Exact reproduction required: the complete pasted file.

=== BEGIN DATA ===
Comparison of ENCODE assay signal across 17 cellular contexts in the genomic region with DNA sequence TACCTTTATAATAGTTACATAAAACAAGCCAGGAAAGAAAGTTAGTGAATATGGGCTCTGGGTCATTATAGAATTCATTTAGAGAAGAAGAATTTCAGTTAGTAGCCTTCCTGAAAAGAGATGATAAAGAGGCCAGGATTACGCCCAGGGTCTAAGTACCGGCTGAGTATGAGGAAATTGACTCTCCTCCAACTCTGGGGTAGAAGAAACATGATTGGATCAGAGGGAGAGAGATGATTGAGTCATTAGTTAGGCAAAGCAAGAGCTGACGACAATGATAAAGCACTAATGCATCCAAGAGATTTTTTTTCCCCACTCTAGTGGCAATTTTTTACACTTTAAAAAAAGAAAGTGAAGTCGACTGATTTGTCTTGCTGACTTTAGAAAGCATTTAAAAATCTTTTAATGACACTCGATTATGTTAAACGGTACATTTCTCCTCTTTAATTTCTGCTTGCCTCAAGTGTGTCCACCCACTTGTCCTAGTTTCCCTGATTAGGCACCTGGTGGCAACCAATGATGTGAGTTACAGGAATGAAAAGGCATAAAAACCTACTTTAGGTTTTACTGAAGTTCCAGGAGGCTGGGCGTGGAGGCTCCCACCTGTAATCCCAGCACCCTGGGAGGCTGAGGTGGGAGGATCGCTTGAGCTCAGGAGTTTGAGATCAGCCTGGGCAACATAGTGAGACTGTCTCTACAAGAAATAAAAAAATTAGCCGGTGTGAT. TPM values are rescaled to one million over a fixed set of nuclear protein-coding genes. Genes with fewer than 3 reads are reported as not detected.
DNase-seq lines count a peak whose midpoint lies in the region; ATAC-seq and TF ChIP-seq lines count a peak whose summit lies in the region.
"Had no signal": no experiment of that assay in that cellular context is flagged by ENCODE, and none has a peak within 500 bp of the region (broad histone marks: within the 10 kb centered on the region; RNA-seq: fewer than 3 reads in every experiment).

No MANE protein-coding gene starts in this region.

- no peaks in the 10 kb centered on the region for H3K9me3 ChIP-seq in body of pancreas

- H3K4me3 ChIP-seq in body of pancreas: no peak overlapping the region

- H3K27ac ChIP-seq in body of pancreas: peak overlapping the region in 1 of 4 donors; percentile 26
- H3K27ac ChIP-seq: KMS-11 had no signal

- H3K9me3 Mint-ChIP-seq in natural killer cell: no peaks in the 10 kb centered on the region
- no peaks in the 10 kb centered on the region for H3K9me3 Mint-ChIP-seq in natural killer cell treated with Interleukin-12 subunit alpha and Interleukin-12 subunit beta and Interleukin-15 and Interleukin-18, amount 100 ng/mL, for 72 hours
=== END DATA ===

Comparison of ENCODE assay signal across 17 cellular contexts in the genomic region with DNA sequence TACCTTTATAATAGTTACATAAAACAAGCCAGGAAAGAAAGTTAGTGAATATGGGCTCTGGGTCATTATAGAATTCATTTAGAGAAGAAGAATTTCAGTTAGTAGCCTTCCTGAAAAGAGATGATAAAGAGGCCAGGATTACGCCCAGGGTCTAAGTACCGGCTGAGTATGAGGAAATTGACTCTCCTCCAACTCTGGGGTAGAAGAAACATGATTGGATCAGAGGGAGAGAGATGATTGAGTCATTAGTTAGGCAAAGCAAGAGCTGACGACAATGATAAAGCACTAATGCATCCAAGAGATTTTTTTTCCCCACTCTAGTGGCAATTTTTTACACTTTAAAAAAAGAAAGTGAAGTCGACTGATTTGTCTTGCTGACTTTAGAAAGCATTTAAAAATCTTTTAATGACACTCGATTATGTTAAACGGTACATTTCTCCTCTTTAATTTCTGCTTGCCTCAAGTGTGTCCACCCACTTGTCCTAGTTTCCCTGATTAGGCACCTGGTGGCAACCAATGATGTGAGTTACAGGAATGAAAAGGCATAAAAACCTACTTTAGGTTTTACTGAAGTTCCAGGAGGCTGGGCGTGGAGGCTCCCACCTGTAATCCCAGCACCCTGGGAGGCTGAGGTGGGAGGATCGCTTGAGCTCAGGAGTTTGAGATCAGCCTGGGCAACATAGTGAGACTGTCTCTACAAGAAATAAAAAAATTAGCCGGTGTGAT. TPM values are rescaled to one million over a fixed set of nuclear protein-coding genes. Genes with fewer than 3 reads are reported as not detected.
DNase-seq lines count a peak whose midpoint lies in the region; ATAC-seq and TF ChIP-seq lines count a peak whose summit lies in the region.
"Had no signal": no experiment of that assay in that cellular context is flagged by ENCODE, and none has a peak within 500 bp of the region (broad histone marks: within the 10 kb centered on the region; RNA-seq: fewer than 3 reads in every experiment).

No MANE protein-coding gene starts in this region.

- no peaks in the 10 kb centered on the region for H3K9me3 ChIP-seq in body of pancreas

- H3K4me3 ChIP-seq in body of pancreas: no peak overlapping the region

- H3K27ac ChIP-seq in body of pancreas: peak overlapping the region in 1 of 4 donors; percentile 26
- H3K27ac ChIP-seq: KMS-11 had no signal

- H3K9me3 Mint-ChIP-seq in natural killer cell: no peaks in the 10 kb centered on the region
- no peaks in the 10 kb centered on the region for H3K9me3 Mint-ChIP-seq in natural killer cell treated with Interleukin-12 subunit alpha and Interleukin-12 subunit beta and Interleukin-15 and Interleukin-18, amount 100 ng/mL, for 72 hours